In another vision was revealed to Daniel who the head of this last kingdom should be: "Behold, one like the Son of Man came with the clouds of heaven, and came to the Ancient of Days, and they brought Him near before Him. And there was given Him dominion, and glory, and a kingdom, that all peoples, nations, and languages, should serve Him: His dominion is an everlasting dominion, which shall not pass away, and His kingdom that which shall not be destroyed."
Although no explanation is given as to this Son of Man, yet no doubt existed in the Jewish mind that it was their expected Messiah. In the interpretation of the vision, the prophet was told that the ruling power of the fifth kingdom, or that of the stone, was the saints of the Most High. "The saints of the Most High shall take the kingdom, and possess the kingdom for ever, even for ever and ever." As the elect of God, a holy nation, to the Jews must this pre-eminence belong; the kingdom could, therefore, be only the Messianic Kingdom, and the Son of David the King. He possesses the kingdom, and they possess it with Him.
In two important particulars do these visions of Daniel— for into the more obscure words respecting the seventy weeks we need not here enter—give fresh light respecting the Divine purpose. First, that the Messianic Kingdom could not be established till the counsel of God respecting the four world monarchies had been accomplished j until that time the theocratic people must take a position of subjection. The establishment of the Messianic Kingdom could not, then, be at the return of the exiles from Babylon. They would not regain their independence, but must remain a subject people till the times of heathen dominion, " the times of the Gentiles," were fulfilled. Not till then could there be a restoration of the theocratic kingdom. Second, with their national deliverance was inseparably connected the coming of the Messiah; till He came they would be exposed to great oppression and affliction from the successive monarchies impressively set forth under the symbol of fierce wild beasts. This revelation respecting the future, its perils and sufferings, should have taught them how great their sins before Jehovah that He should thus give them up into the hands of such enemies; and also have greatly increased their longing for the coming King. In point of fact, however, it was perverted to increase their pride; for they now felt assured that in due time all their enemies would be overthrown, and universal dominion be given into their hands. Understanding this dominion in a fleshly way, the Messianic Kingdom lost in good measure its high and holy character, and became but one in the series of the world monarchies.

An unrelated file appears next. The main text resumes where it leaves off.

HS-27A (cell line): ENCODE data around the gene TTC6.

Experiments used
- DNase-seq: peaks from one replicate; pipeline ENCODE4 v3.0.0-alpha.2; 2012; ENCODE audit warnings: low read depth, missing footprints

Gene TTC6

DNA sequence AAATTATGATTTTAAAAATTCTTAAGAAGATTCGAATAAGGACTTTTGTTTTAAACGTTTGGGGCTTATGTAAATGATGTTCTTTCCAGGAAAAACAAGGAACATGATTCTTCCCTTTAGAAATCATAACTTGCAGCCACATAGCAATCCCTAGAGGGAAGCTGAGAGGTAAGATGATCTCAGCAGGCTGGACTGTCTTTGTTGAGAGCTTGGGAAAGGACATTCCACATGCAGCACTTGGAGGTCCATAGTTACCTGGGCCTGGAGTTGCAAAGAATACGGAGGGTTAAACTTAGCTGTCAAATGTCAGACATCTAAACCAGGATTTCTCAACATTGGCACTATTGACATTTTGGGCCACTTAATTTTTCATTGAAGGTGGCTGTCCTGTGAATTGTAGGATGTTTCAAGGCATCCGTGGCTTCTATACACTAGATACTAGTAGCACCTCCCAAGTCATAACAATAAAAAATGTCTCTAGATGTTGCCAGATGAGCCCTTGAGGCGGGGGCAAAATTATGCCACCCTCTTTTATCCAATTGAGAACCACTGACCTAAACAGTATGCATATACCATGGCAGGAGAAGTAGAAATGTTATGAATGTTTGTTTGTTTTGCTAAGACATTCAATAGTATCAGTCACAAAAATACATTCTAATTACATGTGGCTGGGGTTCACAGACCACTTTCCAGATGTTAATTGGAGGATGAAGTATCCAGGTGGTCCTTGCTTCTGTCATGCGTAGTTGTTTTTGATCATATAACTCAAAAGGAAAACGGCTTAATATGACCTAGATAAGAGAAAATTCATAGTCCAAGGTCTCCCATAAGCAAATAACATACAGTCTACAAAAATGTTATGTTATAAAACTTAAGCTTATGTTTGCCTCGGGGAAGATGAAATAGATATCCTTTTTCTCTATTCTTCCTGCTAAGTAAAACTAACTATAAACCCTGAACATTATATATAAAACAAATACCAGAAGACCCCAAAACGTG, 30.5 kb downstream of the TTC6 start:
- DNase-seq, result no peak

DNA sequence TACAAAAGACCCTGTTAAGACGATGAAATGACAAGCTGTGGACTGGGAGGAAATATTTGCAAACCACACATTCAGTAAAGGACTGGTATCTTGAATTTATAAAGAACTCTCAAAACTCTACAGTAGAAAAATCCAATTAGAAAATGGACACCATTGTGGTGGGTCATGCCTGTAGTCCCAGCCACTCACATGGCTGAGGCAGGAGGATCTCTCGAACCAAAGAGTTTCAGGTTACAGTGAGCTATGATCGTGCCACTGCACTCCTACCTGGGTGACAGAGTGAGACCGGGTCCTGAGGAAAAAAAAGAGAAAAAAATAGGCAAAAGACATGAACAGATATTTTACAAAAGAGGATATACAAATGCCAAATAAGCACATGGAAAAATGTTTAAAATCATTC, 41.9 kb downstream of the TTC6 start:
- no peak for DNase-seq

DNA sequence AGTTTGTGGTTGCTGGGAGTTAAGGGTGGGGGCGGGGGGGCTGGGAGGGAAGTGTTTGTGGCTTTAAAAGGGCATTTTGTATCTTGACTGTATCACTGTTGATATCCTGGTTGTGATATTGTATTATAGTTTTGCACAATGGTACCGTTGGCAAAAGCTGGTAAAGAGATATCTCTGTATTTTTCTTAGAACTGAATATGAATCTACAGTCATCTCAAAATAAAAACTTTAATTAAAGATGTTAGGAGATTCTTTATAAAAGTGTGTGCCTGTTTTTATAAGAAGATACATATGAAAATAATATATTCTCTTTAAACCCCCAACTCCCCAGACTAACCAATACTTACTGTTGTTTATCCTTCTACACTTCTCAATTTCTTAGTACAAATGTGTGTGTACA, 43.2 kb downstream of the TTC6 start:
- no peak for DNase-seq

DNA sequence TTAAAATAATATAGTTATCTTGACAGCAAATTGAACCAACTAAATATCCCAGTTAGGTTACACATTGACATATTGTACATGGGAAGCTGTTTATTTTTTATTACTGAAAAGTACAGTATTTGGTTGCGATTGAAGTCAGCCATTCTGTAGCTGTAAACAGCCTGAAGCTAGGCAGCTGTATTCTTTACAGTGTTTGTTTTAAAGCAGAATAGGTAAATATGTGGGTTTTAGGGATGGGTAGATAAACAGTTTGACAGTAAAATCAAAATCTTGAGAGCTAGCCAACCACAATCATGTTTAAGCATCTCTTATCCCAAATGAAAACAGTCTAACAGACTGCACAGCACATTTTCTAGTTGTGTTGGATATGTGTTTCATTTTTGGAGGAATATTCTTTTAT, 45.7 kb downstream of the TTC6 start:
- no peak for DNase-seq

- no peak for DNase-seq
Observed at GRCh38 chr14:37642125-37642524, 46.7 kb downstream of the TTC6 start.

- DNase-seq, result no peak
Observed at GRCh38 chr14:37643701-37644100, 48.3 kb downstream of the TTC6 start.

Yet, on the other hand, it is probable, that, among the more spiritually-minded of the Jews, the conception of the person of the Messiah was elevated through the vision of Daniel. He appears coming in great majesty with the clouds of heaven before the Ancient of Days; and they could not but ask, Is not this more than a descendant of David? Is He not a superhuman and heavenly Being? There is no proof that any thought of the Incarnation as taught in these visions; but they who meditated upon the words of the earlier prophets, could scarcely have failed to see that there was to be a revelation of the power and glory of Jehovah in the Messiah, such as had never been before; and that the place assigned Him and the honor given Him in Daniel could not be bestowed upon a frail and mortal man.